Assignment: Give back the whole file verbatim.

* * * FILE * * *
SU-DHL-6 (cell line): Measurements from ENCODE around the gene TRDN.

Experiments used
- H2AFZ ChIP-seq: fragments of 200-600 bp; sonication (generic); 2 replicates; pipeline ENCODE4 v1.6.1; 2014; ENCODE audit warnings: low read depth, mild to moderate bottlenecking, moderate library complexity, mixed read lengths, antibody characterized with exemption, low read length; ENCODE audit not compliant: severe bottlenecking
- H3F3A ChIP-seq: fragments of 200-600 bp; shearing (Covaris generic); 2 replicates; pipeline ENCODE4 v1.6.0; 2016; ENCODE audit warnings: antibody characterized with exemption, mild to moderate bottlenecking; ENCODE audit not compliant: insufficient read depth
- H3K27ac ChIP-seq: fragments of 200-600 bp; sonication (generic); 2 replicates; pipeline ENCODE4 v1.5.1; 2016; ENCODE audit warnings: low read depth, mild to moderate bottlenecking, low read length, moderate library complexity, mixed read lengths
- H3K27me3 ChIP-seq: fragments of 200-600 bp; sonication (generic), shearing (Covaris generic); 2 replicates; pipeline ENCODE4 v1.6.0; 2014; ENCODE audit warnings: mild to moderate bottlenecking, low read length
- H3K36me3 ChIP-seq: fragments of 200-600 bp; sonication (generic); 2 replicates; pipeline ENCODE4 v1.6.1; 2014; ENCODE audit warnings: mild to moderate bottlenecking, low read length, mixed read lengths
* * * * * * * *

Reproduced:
SU-DHL-6 (cell line): Measurements from ENCODE around the gene TRDN.

Experiments used
- H2AFZ ChIP-seq: fragments of 200-600 bp; sonication (generic); 2 replicates; pipeline ENCODE4 v1.6.1; 2014; ENCODE audit warnings: low read depth, mild to moderate bottlenecking, moderate library complexity, mixed read lengths, antibody characterized with exemption, low read length; ENCODE audit not compliant: severe bottlenecking
- H3F3A ChIP-seq: fragments of 200-600 bp; shearing (Covaris generic); 2 replicates; pipeline ENCODE4 v1.6.0; 2016; ENCODE audit warnings: antibody characterized with exemption, mild to moderate bottlenecking; ENCODE audit not compliant: insufficient read depth
- H3K27ac ChIP-seq: fragments of 200-600 bp; sonication (generic); 2 replicates; pipeline ENCODE4 v1.5.1; 2016; ENCODE audit warnings: low read depth, mild to moderate bottlenecking, low read length, moderate library complexity, mixed read lengths
- H3K27me3 ChIP-seq: fragments of 200-600 bp; sonication (generic), shearing (Covaris generic); 2 replicates; pipeline ENCODE4 v1.6.0; 2014; ENCODE audit warnings: mild to moderate bottlenecking, low read length
- H3K36me3 ChIP-seq: fragments of 200-600 bp; sonication (generic); 2 replicates; pipeline ENCODE4 v1.6.1; 2014; ENCODE audit warnings: mild to moderate bottlenecking, low read length, mixed read lengths